Dimebon for HD—A Hint of Cognitive Benefit?
Dimebon Disappoints in Phase 3 Trial
Lilly Halts IDENTITY Trials as Patients Worsen on Secretase Inhibitor
Trial Updates: B Vitamin Back in Vogue? Diabetes Drug Less Sweet
Paper Alert: Negative DHA Trial Fuels Soul-Searching in AD Field
PIB-PET Biomarker Study Confirms Bapineuzumab Lowers Amyloid
Toronto: In Small Trial, IVIg Slows Brain Shrinkage
Honolulu: Intranasal Insulin Trial Claims Promise in MCI, AD
Toulouse: Experimental Drug Sensitizes Receptor, Boosts Cognition
Honolulu: FDA Approval in Sight for 18F Amyloid Tracer Florβpir?
DC: Group Convenes Stakeholders to Reform Alzheimer’s Trials
3. Promoting Prevention, First in Familial Disease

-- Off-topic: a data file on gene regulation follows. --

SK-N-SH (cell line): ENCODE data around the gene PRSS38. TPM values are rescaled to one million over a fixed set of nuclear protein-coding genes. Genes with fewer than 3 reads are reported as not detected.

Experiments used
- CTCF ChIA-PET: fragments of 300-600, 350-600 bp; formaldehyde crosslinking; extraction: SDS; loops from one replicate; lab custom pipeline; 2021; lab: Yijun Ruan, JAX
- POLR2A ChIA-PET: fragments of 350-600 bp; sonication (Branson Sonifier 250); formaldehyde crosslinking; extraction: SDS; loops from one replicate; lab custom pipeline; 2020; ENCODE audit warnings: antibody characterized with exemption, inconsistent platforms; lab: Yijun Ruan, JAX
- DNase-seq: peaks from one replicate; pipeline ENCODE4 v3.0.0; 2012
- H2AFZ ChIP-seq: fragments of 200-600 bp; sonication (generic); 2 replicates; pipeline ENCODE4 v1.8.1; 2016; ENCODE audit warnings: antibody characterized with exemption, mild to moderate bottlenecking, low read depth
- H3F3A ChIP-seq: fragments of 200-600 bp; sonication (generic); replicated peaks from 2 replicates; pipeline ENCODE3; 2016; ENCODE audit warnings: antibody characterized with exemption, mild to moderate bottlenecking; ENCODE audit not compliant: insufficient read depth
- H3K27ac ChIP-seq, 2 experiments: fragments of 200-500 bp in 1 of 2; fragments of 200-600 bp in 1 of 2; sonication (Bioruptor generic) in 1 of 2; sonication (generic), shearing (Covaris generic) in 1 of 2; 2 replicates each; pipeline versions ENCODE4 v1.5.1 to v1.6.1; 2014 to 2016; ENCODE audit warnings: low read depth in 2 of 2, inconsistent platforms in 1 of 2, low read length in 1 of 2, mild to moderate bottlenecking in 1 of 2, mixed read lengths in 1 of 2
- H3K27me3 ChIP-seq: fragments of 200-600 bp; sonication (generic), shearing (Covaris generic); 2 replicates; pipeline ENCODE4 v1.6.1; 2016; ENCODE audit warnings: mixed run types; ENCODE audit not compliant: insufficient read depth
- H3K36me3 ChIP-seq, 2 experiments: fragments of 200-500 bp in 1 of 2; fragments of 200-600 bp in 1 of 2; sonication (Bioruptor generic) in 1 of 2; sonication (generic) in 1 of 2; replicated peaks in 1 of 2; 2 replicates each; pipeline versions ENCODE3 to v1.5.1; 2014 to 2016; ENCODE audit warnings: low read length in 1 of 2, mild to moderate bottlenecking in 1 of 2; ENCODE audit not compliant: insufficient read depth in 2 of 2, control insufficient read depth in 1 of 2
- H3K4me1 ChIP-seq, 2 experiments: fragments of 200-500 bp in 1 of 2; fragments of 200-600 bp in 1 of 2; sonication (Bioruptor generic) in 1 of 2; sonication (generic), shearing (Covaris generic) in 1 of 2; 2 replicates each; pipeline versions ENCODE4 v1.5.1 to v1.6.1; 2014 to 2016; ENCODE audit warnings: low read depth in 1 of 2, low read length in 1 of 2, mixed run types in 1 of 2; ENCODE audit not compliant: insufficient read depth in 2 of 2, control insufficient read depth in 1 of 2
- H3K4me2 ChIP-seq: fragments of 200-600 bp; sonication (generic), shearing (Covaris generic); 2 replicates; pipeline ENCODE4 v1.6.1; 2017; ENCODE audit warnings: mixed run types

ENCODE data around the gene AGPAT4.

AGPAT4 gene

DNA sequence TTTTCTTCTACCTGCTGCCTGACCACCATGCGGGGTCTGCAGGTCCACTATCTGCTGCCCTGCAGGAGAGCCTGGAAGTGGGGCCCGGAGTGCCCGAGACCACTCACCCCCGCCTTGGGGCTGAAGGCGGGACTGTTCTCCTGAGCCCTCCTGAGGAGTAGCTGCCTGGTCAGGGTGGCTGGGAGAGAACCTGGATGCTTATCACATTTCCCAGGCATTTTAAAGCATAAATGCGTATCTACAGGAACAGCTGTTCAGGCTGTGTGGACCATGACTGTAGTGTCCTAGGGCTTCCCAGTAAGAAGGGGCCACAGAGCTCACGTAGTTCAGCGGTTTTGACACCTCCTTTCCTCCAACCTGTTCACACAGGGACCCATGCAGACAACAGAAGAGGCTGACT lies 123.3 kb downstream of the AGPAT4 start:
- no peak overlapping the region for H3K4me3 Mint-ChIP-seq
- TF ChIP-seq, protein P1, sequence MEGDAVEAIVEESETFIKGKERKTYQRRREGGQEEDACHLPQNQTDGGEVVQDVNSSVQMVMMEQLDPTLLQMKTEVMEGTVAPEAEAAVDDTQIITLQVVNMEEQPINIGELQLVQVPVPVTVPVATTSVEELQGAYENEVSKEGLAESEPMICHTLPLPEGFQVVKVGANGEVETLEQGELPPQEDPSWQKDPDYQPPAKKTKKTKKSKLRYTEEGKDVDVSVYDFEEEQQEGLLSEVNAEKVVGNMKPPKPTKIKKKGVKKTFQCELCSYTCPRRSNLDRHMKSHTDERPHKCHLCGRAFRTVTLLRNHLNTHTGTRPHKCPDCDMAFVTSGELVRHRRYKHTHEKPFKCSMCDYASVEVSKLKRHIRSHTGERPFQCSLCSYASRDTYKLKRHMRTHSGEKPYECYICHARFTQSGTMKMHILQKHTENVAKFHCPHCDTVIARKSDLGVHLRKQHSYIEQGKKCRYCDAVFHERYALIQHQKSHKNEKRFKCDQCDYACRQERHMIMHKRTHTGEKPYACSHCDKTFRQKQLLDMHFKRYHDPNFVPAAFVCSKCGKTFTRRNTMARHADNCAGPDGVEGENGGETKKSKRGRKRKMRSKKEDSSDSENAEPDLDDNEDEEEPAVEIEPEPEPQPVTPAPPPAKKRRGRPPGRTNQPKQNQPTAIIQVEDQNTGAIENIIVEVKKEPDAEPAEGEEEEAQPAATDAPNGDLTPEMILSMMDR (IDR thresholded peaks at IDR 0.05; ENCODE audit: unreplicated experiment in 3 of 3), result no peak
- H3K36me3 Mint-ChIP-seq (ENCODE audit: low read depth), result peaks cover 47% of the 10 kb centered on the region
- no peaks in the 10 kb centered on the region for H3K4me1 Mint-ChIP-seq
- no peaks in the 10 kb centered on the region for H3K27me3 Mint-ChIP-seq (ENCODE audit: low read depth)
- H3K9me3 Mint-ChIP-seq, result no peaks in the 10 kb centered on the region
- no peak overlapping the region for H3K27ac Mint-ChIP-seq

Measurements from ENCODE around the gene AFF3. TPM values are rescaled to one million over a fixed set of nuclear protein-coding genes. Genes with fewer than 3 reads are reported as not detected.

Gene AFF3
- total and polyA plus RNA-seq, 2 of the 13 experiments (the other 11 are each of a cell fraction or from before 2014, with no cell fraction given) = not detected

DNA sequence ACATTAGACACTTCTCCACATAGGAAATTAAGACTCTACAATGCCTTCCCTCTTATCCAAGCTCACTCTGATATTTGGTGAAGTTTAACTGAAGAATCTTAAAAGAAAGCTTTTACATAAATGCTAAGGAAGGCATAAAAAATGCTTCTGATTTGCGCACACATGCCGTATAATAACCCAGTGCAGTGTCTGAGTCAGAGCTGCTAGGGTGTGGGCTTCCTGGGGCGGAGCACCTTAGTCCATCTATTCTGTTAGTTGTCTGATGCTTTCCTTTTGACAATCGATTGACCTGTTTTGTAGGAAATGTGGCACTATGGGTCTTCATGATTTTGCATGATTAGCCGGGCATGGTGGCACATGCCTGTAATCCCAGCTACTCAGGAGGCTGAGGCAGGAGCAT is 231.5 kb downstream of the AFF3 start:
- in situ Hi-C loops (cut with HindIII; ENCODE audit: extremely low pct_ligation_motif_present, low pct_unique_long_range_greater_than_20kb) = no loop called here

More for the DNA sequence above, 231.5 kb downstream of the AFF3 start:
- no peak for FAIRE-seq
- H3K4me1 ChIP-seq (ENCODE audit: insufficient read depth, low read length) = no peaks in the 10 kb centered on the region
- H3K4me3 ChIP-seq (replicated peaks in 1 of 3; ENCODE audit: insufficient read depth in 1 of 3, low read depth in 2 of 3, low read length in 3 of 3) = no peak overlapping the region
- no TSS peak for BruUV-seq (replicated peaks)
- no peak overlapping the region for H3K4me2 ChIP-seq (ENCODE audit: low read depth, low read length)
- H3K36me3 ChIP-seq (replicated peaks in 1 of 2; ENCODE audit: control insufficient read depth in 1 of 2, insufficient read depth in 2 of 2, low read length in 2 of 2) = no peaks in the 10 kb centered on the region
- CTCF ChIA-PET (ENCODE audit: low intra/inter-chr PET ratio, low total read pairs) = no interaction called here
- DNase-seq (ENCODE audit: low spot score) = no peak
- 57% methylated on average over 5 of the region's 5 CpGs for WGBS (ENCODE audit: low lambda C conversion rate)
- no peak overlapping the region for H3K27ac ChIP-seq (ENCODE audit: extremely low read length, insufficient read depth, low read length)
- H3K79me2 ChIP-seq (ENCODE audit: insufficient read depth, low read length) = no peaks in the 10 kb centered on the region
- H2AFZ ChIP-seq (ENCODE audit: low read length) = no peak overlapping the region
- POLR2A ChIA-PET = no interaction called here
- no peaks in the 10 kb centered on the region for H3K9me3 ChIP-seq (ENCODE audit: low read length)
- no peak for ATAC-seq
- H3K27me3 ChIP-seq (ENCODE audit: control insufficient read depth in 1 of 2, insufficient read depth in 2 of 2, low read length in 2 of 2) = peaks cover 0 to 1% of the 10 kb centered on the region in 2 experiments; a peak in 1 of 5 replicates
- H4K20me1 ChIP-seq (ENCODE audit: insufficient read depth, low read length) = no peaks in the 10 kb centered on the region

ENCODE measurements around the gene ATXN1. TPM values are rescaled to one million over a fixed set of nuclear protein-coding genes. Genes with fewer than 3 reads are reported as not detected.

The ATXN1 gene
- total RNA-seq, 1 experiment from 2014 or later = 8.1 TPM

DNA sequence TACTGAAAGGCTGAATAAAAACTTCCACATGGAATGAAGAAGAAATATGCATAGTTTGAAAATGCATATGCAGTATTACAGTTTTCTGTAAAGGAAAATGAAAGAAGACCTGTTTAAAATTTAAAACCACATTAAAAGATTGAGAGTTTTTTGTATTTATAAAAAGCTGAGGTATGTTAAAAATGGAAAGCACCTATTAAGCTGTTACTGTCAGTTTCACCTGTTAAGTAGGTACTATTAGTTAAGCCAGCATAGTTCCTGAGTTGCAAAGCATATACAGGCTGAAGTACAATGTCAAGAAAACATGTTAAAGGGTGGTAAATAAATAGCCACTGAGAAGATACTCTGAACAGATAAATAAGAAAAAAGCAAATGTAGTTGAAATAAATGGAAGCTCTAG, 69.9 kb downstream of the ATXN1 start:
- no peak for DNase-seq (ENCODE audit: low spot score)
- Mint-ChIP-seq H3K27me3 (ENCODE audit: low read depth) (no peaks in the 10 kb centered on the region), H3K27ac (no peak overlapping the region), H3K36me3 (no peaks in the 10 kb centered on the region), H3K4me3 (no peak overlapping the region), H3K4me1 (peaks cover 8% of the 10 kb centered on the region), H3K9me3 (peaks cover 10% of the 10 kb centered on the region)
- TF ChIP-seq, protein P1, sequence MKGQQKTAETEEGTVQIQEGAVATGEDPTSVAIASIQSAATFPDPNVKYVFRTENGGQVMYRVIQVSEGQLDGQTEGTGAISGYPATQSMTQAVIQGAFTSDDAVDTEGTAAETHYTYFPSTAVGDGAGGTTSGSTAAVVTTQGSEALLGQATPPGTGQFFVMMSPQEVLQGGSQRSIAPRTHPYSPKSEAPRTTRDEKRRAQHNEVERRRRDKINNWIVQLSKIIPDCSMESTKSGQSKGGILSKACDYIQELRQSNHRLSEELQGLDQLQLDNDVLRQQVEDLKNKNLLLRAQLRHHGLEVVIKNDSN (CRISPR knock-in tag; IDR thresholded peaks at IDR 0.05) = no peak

The trial failures have intensified the field’s desire to test whether in AD, an ounce of prevention indeed is worth a pound of cure. Hopes that an intervention could be found to delay onset of AD got a boost from the Alzheimer’s Prevention Initiative, which convenes leaders in academia, industry, philanthropy, and the regulatory agencies to brainstorm prevention strategies, initially for familial disease. For its part, the Dominantly Inherited Alzheimer Network (DIAN) is enrolling for a six-year study to monitor clinical development of disease from as early as 20 years prior to predicted clinical onset. Spurred by DIAN, the European Medicines Agency hosted an international meeting in London to discuss prevention and therapy trials in families with autosomal-dominant AD, a group that has long been ignored by trialists. These initiatives tackling prevention research in a new way took on even greater significance when an independent expert NIH panel proclaimed that current evidence on prevention in the general population is too weak to warrant any public health recommendations on measures to head off AD. Do you agree that prevention research is the way to go? How would do it?